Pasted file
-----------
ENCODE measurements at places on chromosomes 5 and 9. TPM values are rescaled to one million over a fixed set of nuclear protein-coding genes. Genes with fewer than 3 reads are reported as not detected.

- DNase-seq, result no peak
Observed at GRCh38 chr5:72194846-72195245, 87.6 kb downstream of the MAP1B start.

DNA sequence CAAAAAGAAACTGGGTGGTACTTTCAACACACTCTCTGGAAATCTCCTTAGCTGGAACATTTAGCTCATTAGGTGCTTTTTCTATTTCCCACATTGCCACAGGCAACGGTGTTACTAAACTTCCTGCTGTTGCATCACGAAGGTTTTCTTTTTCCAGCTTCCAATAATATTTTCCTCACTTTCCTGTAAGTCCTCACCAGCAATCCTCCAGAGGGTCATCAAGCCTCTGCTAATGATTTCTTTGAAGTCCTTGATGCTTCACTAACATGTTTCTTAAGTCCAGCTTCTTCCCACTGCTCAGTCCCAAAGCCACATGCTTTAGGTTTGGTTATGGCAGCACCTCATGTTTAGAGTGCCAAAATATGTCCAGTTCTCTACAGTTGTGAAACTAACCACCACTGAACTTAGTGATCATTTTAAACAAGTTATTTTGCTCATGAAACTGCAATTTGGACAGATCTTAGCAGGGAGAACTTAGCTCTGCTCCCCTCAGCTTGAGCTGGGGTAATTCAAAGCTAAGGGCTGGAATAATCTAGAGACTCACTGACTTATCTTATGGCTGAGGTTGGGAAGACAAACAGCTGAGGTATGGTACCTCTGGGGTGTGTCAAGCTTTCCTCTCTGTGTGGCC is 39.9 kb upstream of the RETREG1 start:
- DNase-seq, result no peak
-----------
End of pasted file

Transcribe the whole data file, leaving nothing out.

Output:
ENCODE measurements at places on chromosomes 5 and 9. TPM values are rescaled to one million over a fixed set of nuclear protein-coding genes. Genes with fewer than 3 reads are reported as not detected.

- DNase-seq, result no peak
Observed at GRCh38 chr5:72194846-72195245, 87.6 kb downstream of the MAP1B start.

DNA sequence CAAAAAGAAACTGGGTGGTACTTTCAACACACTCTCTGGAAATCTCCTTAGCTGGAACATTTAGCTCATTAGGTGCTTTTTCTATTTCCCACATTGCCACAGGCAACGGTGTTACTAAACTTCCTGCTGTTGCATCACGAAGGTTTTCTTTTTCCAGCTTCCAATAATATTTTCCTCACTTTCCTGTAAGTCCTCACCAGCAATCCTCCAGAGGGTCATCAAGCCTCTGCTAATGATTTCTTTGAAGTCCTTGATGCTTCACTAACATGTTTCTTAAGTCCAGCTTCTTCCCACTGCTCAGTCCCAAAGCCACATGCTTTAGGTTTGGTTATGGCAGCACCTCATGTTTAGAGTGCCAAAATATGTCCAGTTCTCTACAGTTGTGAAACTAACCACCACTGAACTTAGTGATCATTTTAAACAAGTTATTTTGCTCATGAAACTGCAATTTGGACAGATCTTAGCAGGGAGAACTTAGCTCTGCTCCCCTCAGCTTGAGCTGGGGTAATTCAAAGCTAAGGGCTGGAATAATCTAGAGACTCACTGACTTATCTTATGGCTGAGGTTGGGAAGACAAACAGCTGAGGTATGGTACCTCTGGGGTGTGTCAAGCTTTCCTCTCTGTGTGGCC is 39.9 kb upstream of the RETREG1 start:
- DNase-seq, result no peak